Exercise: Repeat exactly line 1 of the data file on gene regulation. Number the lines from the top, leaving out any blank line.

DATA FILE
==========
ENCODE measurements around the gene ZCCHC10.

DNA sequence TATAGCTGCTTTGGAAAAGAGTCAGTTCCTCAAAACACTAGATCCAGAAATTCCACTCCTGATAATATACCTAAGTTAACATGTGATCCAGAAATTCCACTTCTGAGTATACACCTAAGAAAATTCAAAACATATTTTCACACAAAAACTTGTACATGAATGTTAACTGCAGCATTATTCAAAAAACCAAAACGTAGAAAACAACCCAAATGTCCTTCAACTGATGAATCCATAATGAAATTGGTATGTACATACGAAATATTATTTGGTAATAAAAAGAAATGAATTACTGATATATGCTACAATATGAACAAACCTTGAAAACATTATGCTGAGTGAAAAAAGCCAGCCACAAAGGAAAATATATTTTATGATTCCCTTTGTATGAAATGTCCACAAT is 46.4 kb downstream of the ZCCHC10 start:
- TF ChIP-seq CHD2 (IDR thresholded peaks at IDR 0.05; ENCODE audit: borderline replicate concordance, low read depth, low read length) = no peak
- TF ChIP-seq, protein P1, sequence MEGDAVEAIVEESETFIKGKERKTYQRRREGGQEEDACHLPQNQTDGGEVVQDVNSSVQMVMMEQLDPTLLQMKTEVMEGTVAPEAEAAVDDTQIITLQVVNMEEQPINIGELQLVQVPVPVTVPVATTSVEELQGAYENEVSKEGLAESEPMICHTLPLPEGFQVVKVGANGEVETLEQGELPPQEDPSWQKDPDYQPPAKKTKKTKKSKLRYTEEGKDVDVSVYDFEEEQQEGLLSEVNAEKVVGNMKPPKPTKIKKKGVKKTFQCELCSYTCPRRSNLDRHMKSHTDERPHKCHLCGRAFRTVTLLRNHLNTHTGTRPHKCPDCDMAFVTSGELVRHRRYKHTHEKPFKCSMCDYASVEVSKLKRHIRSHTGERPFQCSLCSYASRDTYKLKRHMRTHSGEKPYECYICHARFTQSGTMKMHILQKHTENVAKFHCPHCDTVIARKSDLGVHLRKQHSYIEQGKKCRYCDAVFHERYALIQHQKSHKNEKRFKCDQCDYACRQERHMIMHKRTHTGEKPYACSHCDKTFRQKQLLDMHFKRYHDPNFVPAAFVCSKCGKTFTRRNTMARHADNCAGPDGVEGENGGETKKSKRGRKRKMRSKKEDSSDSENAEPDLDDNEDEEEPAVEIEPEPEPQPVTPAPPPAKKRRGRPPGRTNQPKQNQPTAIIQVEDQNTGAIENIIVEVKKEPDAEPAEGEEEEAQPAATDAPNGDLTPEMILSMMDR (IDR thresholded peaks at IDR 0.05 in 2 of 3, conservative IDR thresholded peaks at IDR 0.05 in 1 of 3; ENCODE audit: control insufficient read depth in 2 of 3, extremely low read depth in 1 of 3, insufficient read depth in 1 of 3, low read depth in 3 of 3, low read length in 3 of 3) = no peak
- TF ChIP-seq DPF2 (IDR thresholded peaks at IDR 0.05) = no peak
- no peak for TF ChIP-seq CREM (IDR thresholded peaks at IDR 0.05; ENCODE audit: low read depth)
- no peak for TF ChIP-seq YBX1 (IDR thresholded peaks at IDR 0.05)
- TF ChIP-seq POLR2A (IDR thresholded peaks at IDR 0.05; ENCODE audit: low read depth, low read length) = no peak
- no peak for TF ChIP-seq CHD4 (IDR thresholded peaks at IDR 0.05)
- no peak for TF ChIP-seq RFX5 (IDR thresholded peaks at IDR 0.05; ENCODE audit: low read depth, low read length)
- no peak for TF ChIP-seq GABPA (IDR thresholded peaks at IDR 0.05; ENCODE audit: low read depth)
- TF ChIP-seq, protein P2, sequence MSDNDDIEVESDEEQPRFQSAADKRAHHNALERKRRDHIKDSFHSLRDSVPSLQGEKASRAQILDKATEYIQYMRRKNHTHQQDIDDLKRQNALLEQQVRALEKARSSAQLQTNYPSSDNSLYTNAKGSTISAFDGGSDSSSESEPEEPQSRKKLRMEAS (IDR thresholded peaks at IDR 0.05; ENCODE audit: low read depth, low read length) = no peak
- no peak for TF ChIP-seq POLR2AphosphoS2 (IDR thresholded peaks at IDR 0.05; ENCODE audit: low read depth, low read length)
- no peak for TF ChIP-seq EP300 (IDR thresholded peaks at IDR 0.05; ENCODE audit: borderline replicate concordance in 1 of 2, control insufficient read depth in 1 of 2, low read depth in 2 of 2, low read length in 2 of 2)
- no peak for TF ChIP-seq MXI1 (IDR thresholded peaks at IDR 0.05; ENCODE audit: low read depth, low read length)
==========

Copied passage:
ENCODE measurements around the gene ZCCHC10.